Privacy and security in top operating systems

John C. | January 7, 2021

Operating systems serve as foundations for all your activities. They guide each process and maintain a balanced machine. However, they are not equally capable in terms of setup. OSs follow distinct philosophies, determining their security barriers, and overall usability. Since operating systems assist us daily, we want to have confidence that they will respect our privacy. Find out just how popular OSs contribute to a secure and private digital life.

Windows

Introduced in 1985, Microsoft Windows continues to dominate the operating system market. It occupies 77% of the market share in terms of desktop OSs. When it comes to overall statistics, it concedes only to Android.

Users choose Windows for their longevity, availability, and broad scope of compatible software. However, there is no such thing as safety in numbers. By smashing other competitors, Windows is in a perfect position to become hackers’ target.

Cracked and pirated software versions

  • Running an illegal version of Windows OS (or any other program) brings new issues to the table. The cracked operating system might not receive all essential security updates. Hence, this gives hackers opportunities to exploit unpatched flaws.
  • Attempting to save money on licenses can also mean that you download software or OS preloaded with malware. Cracked versions of Windows OS are popular baits when it comes to convincing people to download files. A fake torrent listing will offer a product you want, but it might install a malicious program.

Critical vulnerabilities roam the Windows OS

Patches are critical for maintaining a robust Windows operating system. Unpatched bugs mean that hackers can undermine crucial protections and take control of vulnerable devices.

  • In October of 2020, Google rang the alarm bell revealing a bug relevant to Windows 7 and Windows 10. Perpetrators actively exploited the flaw alongside a bug in Chrome. Essentially, attacks would bypass Chrome’s sandbox to infect operating systems with malware. Luckily, companies have patched both of these chained vulnerabilities.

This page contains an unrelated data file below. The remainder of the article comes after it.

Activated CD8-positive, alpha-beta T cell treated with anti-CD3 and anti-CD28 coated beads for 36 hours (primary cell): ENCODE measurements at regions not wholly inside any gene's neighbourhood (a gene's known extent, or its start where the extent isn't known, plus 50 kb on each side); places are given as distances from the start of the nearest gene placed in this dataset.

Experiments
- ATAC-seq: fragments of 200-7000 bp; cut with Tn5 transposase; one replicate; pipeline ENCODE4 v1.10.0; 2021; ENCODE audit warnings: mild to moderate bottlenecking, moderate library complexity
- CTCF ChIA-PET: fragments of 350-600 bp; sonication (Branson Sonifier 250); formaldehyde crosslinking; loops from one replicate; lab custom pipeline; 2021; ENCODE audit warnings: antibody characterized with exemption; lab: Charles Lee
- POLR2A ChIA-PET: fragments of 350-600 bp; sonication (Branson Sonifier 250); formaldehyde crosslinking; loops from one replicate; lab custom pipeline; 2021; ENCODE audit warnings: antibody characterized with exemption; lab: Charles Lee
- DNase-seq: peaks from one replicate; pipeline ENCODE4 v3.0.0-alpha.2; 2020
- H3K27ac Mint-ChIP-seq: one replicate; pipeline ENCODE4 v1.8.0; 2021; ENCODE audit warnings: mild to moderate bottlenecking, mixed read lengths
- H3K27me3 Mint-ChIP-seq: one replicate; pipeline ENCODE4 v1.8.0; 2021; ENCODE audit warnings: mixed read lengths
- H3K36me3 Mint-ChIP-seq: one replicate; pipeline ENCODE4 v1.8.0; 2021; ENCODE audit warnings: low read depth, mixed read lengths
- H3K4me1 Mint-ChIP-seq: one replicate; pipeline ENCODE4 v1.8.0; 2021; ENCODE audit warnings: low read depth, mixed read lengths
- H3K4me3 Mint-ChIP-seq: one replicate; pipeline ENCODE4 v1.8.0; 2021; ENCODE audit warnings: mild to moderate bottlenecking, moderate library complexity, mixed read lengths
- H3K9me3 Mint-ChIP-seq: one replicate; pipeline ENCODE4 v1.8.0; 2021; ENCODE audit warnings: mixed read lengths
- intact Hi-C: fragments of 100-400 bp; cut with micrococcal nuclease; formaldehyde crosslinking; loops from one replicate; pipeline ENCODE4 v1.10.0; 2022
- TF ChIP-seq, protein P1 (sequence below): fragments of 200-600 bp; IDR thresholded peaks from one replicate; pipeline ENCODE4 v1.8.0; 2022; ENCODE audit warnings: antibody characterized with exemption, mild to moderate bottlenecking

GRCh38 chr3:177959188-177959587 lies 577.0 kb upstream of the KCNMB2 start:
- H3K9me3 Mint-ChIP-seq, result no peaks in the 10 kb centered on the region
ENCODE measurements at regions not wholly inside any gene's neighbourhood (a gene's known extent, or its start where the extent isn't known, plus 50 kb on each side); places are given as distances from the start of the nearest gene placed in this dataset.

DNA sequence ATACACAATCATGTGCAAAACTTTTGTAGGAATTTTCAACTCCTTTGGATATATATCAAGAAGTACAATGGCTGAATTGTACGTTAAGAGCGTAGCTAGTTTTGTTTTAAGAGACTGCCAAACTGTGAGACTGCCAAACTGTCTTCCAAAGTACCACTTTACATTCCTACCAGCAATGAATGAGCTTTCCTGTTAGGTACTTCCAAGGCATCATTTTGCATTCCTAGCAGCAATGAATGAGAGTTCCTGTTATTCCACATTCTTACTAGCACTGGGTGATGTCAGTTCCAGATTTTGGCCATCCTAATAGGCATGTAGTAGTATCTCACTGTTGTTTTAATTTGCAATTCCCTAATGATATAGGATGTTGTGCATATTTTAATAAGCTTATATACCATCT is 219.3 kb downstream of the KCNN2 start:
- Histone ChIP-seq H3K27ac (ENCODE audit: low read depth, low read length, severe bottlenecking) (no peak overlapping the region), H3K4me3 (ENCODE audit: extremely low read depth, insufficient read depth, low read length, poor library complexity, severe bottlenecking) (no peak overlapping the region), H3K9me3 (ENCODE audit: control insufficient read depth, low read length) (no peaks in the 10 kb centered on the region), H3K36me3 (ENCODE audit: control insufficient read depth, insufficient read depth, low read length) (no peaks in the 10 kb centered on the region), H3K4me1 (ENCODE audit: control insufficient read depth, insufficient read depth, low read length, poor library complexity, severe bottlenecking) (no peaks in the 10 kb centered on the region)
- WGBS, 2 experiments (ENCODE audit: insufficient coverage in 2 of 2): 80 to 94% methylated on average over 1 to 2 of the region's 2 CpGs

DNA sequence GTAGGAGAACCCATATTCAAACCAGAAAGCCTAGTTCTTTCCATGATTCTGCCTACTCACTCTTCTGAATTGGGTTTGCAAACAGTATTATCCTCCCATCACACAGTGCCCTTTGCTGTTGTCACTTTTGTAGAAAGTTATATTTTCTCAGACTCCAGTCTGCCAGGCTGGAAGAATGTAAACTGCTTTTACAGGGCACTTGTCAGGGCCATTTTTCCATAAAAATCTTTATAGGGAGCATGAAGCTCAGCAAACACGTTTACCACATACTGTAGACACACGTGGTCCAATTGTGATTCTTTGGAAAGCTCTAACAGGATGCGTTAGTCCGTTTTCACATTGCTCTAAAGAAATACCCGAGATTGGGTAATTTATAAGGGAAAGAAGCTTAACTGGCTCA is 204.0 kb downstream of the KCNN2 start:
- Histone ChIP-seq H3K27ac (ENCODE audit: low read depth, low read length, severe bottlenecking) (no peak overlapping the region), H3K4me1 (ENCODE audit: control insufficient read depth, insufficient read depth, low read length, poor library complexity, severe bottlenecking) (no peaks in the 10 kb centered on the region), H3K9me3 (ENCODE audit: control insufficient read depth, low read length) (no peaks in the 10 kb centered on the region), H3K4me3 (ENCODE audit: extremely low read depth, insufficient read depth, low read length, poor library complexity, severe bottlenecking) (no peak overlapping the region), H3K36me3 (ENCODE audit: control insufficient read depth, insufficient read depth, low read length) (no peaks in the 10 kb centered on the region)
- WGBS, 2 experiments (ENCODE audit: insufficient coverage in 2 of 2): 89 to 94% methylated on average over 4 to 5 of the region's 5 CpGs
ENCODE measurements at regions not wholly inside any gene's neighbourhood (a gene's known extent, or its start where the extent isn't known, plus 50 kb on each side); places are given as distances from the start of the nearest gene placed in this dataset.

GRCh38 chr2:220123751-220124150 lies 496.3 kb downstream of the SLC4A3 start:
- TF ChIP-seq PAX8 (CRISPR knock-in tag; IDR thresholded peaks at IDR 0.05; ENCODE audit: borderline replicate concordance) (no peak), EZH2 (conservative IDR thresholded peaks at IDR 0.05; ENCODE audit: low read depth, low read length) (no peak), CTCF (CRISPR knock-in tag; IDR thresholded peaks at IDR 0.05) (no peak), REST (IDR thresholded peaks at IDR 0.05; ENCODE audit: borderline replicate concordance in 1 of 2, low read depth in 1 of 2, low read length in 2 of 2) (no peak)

• In January of 2020, Microsoft released a patch for Windows 10 and Server 2016. The flaw, reported by the National Security Agency (NSA), disrupted a critical validation process. It affected the way OS would authenticate legitimate software. The vulnerability also greatly interfered with cryptographic procedures. As a result, attackers had the power to implement man-in-the-middle attacks, exposing encrypted communications.
  • The Microsoft October 2020 Patch Tuesday resolved a bundle of 87 vulnerabilities. One of the bugs, labeled as highly severe, gave attackers a chance to hijack OSs and take full control. Another notable flaw permitted hackers to spread a malicious version of Outlook software. If we take a look at the full list of patched vulnerabilities, it might seem endless. However, not all flaws are under active attack. Microsoft performs the exploitability assessment, deeming whether vulnerabilities could partake in real attacks. For instance, the company found no evidence of Outlook bugs being exploited.

Reading on this vulnerability rollercoaster suggests that the Windows OS might not have the best security setup. However, Microsoft, in conjunction with other companies, actively runs through potential threats. For Windows users, it means one thing: do not skip a patch. It is critical to ensuring safety on your device.

Windows 10 privacy concerns

Since its release in 2015, Windows 10 has been under rigorous scrutiny for its default privacy settings. One of the most actively disputed features was the intrusive ad personalization. Ads embedded in the OS appeared during even trivial activities, such as playing Solitaire.

Furthermore, users were uncomfortable with the way their data reached Cortana. The digital assistant would retrieve information about installed apps, device location, calendar details, contacts, etc. In addition to ambiguous terms of service, the default setup of Windows 10 became notorious for its privacy backlash. Of course, you can revoke some of the permissions. Here are the main changes Windows 10 users should consider to protect their privacy.

  • Disable ad personalization. Windows 10 gives you a unique advertising ID linked to your email account. After that, your device and online actions will influence the ads you see via your OS. You can disable it through the Settings panel. However, bear in mind that you will still see ads, but Microsoft won’t tailor them specifically for you.
  • Prevent Activity History logging. Windows OS tracks all your actions, allegedly for quick access to previous documents or websites. If you are uncomfortable with such logs, disable Activity History via the Privacy panel. You will lose the Timeline feature, but it might be worth it to stop Microsoft from accumulating such data.
  • Control microphone and camera access. You can block access to these features at the OS level. This change will calm your anxiety about unknown sources spying on you.